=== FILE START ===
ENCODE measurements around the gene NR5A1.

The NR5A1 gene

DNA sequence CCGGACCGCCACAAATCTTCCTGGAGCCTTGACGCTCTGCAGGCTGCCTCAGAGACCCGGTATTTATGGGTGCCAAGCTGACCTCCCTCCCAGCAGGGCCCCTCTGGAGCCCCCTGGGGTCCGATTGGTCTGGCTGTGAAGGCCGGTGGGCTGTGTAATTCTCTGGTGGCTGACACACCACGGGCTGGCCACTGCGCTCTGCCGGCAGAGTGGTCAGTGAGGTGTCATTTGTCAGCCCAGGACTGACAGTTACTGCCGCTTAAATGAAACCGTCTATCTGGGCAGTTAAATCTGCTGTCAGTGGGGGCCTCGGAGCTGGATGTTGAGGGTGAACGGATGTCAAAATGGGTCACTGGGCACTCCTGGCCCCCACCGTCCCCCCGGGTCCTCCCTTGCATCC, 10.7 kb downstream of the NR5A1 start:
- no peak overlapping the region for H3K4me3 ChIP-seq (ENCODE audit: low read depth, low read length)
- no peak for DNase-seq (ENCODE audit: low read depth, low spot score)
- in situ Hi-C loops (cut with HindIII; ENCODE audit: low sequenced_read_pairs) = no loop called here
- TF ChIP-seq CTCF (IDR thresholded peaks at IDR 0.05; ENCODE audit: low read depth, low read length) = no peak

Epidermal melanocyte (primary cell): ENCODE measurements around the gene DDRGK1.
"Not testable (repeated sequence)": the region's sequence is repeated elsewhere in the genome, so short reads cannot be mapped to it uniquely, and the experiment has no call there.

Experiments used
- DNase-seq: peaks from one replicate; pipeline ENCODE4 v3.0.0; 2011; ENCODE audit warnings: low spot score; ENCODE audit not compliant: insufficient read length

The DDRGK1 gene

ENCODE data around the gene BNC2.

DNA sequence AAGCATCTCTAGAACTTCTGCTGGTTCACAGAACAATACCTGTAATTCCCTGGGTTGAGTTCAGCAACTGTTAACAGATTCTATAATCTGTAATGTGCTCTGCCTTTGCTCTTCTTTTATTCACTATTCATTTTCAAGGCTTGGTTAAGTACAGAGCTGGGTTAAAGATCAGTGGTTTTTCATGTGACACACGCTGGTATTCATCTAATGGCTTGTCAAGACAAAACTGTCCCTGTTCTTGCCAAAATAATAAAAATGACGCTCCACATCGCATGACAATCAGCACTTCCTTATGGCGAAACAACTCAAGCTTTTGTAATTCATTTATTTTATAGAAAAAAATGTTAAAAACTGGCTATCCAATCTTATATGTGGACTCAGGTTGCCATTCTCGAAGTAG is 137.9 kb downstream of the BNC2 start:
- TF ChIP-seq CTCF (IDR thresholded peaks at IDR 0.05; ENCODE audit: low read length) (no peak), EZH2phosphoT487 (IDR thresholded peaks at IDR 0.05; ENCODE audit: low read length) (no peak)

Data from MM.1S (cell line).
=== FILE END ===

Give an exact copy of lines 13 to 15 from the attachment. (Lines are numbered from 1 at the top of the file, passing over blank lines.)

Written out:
ENCODE data around the gene BNC2.

DNA sequence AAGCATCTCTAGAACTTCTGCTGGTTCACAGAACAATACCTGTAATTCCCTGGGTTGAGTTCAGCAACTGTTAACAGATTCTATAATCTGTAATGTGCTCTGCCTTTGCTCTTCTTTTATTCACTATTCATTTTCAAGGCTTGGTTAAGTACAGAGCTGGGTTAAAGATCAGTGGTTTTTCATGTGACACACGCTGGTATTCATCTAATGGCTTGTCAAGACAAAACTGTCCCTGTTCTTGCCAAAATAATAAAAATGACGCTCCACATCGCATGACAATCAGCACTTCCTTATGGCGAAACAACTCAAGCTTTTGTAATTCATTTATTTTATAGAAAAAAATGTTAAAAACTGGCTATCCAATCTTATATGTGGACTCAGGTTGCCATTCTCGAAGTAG is 137.9 kb downstream of the BNC2 start:
- TF ChIP-seq CTCF (IDR thresholded peaks at IDR 0.05; ENCODE audit: low read length) (no peak), EZH2phosphoT487 (IDR thresholded peaks at IDR 0.05; ENCODE audit: low read length) (no peak)